This guest post is from Nathaniel Houghton, a friend I made during Congo Week. Nate organized the Cornell University observance that week in Ithaca, NY, and invited me to speak. He told me at the time he was planning a trip to the DRC during his winter break and I asked him to keep me appraised of what he saw. I was delighted to receive this message about conditions outside the war zone:
My parents, not surprisingly, were the first to ask, “Why the heck are you going there?” when I informed them of my plans to travel to Kinshasa between semesters this year. My explanations of the leadership development program for high school students that I hoped to discuss were, for them, grossly inadequate. This scene – me forcing a smile while I watched the confusion build on their faces – was to repeat itself many times with many people in the buildup to my trip. Always, the follow- up question was, “Well… isn’t there a war there right now?”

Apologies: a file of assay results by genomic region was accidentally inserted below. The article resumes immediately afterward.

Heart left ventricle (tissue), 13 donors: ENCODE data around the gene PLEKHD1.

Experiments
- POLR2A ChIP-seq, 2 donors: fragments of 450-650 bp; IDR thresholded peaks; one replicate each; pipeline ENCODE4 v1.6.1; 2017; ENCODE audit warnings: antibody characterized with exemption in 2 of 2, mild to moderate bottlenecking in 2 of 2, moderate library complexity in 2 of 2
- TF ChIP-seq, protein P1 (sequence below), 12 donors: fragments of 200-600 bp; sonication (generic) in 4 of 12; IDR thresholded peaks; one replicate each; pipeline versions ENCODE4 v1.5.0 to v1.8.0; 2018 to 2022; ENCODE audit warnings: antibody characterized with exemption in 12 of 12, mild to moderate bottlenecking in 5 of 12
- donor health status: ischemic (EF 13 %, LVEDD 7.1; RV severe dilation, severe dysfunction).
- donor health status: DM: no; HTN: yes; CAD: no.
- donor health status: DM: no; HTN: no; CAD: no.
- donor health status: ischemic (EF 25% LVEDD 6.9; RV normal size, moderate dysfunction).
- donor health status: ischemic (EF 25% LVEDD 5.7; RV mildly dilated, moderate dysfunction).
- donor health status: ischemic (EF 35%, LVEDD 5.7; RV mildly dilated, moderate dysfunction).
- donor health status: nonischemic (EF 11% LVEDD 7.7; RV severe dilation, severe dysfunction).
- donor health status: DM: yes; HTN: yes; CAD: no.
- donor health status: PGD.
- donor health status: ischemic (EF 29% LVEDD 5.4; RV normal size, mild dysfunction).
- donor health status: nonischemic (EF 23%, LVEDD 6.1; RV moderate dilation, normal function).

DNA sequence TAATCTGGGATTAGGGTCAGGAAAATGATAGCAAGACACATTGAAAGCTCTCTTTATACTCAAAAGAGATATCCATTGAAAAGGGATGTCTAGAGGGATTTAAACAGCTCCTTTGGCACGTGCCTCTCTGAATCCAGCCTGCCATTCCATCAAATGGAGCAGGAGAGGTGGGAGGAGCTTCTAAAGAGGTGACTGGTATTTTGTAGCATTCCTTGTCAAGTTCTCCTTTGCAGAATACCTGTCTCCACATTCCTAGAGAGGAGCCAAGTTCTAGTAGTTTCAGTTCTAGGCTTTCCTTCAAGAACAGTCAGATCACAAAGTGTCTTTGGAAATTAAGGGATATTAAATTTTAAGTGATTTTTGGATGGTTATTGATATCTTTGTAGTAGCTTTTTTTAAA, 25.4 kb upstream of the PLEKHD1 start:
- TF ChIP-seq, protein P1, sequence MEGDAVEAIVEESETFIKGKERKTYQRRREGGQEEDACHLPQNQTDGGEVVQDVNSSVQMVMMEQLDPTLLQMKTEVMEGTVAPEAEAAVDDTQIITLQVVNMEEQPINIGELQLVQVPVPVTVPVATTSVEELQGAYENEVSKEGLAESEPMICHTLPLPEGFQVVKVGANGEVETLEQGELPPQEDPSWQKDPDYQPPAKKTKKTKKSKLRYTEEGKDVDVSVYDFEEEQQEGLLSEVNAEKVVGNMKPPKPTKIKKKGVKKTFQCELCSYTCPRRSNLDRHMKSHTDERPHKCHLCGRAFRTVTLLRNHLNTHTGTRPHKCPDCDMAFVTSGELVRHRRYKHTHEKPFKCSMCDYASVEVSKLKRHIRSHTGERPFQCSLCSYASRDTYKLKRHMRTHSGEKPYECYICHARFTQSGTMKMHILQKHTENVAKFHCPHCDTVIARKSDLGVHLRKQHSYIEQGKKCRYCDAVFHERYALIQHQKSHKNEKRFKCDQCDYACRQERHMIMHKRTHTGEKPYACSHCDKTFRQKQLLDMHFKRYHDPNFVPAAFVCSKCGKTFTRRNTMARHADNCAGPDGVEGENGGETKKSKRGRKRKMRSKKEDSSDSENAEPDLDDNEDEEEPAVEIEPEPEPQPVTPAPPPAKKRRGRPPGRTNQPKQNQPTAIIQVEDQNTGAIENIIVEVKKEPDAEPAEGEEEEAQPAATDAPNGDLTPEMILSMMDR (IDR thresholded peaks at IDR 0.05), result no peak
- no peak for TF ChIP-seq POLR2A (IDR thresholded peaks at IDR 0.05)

As most of you reading this blog regularly undoubtedly know, there is indeed a war in the Congo. The war in the east, though, has very little if any effect on life for the citizens of Kinshasa, which is far from the dangerous battlegrounds in the Kivu provinces. When the lack of transportation infrastructure in the Congo is considered, these miles become even longer. Psychologically, the citizens are similarly unaffected. When I asked whether the war had an impact on the daily life of Kinshasa, my host Patrick simply responded “Ils sont habitués.” Sadly, the residents of Kinshasa are so used to wars in their nation that they pay them little attention unless true danger is imminent.
This is not to say that there is no poverty and hunger in Kinshasa. There is, and it is impossible to miss. Truly, the city has fallen into a state of disrepair that will take years to amend, and I only hope that the work I am doing in Kinshasa’s schools makes a difference in this way. Nevertheless, there are enclaves of affluence. For instance, I visited a wealthy friend’s house and was served a wonderful meal after swimming in a pristine pool and watching a DVD in an air- conditioned living room. I might as well have been in Florida (see the picture).
So, in many ways, my trip was a learning experience beyond what I expected. I was happy to at no point find myself in a state of danger, and the people I met were all accommodating and friendly. The Congolese certainly can have a bright future, if only we help them take steps to bring it about.
–My thanks to Nate for this enlightening contribution.